Limits...
Should Symbionts Be Nice or Selfish? Antiviral Effects of Wolbachia Are Costly but Reproductive Parasitism Is Not.

Martinez J, Ok S, Smith S, Snoeck K, Day JP, Jiggins FM - PLoS Pathog. (2015)

Bottom Line: Symbionts can have mutualistic effects that increase their host's fitness and/or parasitic effects that reduce it.Strong antiviral protection is associated with substantial reductions in other fitness-related traits, whereas no such trade-off was detected for cytoplasmic incompatibility.The reason for this difference is likely that antiviral protection requires high symbiont densities but cytoplasmic incompatibility does not.

View Article: PubMed Central - PubMed

Affiliation: Department of Genetics, University of Cambridge, Cambridge, United Kingdom.

ABSTRACT
Symbionts can have mutualistic effects that increase their host's fitness and/or parasitic effects that reduce it. Which of these strategies evolves depends in part on the balance of their costs and benefits to the symbiont. We have examined these questions in Wolbachia, a vertically transmitted endosymbiont of insects that can provide protection against viral infection and/or parasitically manipulate its hosts' reproduction. Across multiple symbiont strains we find that the parasitic phenotype of cytoplasmic incompatibility and antiviral protection are uncorrelated. Strong antiviral protection is associated with substantial reductions in other fitness-related traits, whereas no such trade-off was detected for cytoplasmic incompatibility. The reason for this difference is likely that antiviral protection requires high symbiont densities but cytoplasmic incompatibility does not. These results are important for the use of Wolbachia to block dengue virus transmission by mosquitoes, as natural selection to reduce these costs may lead to reduced symbiont density and the loss of antiviral protection.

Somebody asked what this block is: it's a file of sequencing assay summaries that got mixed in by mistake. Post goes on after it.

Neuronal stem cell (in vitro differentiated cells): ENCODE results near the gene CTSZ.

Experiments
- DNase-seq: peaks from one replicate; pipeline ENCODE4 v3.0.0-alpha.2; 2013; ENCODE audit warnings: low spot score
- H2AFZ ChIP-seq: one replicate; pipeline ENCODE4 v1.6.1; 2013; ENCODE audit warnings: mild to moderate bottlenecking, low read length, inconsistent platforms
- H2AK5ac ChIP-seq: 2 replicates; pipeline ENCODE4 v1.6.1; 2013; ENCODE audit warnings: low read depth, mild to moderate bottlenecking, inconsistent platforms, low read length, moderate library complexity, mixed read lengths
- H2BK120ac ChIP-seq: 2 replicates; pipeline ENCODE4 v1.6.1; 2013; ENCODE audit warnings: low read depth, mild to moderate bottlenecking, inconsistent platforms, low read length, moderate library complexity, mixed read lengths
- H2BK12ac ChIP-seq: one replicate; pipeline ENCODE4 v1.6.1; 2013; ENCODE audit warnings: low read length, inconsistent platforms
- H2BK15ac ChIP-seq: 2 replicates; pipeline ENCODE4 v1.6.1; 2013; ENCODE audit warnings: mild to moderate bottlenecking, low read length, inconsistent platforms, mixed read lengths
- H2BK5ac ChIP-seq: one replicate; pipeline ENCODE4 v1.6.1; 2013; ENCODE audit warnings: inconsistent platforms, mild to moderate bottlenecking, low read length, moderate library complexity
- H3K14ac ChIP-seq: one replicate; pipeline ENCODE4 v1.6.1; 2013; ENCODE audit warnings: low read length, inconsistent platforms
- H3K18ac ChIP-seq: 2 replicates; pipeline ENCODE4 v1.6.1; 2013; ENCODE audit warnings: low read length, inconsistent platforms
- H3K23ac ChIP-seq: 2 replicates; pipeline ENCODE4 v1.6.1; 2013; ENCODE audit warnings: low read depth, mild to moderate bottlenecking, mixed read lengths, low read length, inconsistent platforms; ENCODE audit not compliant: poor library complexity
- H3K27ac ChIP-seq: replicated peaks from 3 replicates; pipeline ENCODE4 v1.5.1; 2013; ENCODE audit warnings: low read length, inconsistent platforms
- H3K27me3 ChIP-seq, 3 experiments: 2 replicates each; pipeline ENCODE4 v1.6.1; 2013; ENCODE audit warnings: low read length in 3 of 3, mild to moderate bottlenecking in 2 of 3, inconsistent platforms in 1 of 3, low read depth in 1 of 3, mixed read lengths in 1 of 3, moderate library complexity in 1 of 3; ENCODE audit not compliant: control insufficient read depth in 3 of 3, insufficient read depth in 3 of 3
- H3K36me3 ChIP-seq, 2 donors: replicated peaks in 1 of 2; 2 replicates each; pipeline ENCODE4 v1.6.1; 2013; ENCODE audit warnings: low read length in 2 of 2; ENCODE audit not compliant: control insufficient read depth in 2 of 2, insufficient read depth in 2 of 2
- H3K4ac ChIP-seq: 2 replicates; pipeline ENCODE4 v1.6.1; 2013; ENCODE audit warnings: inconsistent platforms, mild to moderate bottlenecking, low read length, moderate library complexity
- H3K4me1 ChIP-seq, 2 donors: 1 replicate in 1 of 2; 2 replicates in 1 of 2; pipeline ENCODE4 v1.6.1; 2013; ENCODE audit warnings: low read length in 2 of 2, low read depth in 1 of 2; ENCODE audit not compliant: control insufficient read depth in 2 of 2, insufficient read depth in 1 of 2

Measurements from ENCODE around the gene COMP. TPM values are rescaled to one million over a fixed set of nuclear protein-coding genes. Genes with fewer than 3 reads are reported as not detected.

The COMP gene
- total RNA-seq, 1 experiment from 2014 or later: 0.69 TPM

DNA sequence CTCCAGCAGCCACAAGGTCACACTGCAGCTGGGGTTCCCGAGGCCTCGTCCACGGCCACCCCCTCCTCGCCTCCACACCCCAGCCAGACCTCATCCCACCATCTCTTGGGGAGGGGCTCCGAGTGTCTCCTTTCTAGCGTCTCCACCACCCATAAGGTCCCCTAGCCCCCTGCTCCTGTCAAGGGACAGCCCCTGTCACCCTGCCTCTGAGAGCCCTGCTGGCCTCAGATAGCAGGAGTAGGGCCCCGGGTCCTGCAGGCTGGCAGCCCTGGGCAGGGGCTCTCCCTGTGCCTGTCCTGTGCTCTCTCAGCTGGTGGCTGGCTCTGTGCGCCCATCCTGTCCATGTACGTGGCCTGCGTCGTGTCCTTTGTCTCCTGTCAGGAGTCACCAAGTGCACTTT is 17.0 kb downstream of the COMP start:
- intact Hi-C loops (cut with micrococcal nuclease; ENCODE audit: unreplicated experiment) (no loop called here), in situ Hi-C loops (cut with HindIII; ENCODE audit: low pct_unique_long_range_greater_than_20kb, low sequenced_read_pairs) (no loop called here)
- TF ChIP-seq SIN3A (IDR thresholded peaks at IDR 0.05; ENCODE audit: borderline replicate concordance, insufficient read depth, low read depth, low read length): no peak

No MeSH data available.


Related in: MedlinePlus

Wolbachia tissue tropism.Mean Wolbachia density in (A) head and thorax of females, (B) testes and (C) freshly laid eggs. Error bars are standard errors. Letters indicate significant differences based on a Tukey’s honest significance test on ln-transformed data. All tissues were analyzed in a single linear model to test for difference in tissue tropism: strain effect: F15,427 = 131. 1; P < 0.0001; tissue effect: F2,427 = 4448. 8; P < 0.0001; strain × tissue effect: F30,427 = 11.5; P < 0.0001.
© Copyright Policy
Related In: Results  -  Collection

License
getmorefigures.php?uid=PMC4488530&req=5

ppat.1005021.g005: Wolbachia tissue tropism.Mean Wolbachia density in (A) head and thorax of females, (B) testes and (C) freshly laid eggs. Error bars are standard errors. Letters indicate significant differences based on a Tukey’s honest significance test on ln-transformed data. All tissues were analyzed in a single linear model to test for difference in tissue tropism: strain effect: F15,427 = 131. 1; P < 0.0001; tissue effect: F2,427 = 4448. 8; P < 0.0001; strain × tissue effect: F30,427 = 11.5; P < 0.0001.

Mentions: There were large between-strain differences in density (Fig 5A–5C). For example, in somatic tissues the Wolbachia copy number varies over a 19-fold range. Furthermore, the strains have different tissue tropisms, with a significant strain-by-tissue interaction (Fig 5A–5C). The density in the testes and head + thorax tended to be tightly correlated (Pearson’s correlation test: r = 0.89; P < 0.0001), and frequently differed from the density in eggs (Pearson’s correlation test: head + thorax–eggs: r = 0.63; P = 0.01; testes–eggs: r = 0.61; P = 0.013).